E nâtamukw miyeyimuwin


In this quietly powerful and deeply human book, Ruth DyckFehderau and twenty-one James Bay Cree storytellers put a face to Canada’s Indian Residential School cultural genocide.

Through intimate personal stories of trauma, loss, recovery, and joy, they tell of experiences in the residential schools themselves, in the homes when the children were taken, and on the territory after survivors returned and worked to recover from their experiences and to live with dignity. The prose is clear and accessible, the stories remarkably individual, the detail vivid but not sensational.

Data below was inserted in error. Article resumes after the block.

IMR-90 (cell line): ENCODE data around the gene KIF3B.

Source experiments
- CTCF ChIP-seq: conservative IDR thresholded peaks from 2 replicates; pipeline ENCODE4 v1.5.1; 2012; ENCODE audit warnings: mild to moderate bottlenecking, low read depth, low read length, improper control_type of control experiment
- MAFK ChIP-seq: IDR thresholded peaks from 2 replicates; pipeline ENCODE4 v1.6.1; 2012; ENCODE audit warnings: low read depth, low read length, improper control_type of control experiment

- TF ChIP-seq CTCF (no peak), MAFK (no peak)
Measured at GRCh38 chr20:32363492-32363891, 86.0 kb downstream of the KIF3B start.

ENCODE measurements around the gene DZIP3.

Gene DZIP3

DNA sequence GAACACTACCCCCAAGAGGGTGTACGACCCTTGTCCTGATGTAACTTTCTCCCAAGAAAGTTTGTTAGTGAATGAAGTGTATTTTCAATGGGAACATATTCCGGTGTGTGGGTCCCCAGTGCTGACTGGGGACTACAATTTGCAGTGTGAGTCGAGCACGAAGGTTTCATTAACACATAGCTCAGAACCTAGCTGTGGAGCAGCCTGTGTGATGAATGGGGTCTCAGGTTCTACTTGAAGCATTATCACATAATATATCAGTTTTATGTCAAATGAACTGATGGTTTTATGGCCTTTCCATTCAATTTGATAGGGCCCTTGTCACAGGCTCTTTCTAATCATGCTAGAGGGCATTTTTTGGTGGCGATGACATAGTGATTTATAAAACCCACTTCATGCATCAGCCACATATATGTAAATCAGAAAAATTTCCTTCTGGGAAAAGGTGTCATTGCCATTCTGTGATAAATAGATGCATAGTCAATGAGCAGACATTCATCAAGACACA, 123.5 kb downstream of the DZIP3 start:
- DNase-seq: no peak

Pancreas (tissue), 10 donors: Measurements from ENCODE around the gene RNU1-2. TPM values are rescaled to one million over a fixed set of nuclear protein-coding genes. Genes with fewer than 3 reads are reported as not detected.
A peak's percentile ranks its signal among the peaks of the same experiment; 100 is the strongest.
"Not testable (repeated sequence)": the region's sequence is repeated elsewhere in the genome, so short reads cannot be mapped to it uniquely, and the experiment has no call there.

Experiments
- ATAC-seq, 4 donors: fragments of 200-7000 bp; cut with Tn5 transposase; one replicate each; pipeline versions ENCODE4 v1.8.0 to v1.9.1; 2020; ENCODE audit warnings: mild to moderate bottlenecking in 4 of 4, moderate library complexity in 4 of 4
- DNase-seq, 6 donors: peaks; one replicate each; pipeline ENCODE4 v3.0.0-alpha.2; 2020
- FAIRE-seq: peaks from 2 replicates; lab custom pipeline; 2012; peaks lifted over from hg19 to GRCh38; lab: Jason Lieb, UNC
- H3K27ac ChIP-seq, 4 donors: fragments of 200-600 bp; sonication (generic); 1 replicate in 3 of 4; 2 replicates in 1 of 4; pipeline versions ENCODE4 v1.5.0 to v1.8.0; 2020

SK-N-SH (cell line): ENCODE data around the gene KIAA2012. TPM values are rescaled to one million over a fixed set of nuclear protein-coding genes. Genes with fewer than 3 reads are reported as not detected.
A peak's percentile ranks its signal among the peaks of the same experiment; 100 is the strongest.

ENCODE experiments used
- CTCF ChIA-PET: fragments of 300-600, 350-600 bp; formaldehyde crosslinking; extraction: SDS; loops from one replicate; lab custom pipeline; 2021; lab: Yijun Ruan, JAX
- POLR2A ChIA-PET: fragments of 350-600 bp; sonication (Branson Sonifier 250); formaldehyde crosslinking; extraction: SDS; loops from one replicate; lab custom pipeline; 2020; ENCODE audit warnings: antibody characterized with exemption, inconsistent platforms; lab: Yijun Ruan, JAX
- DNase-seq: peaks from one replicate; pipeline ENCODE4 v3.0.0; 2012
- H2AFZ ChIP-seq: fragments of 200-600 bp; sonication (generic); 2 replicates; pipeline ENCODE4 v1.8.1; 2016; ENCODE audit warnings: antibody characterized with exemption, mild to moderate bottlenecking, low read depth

Together they reveal the astonishing courage and strength of children along with the complexity and myriad methods of their oppressors. A tough, often funny, and ultimately uplifting book that’s not quite like anything else out there.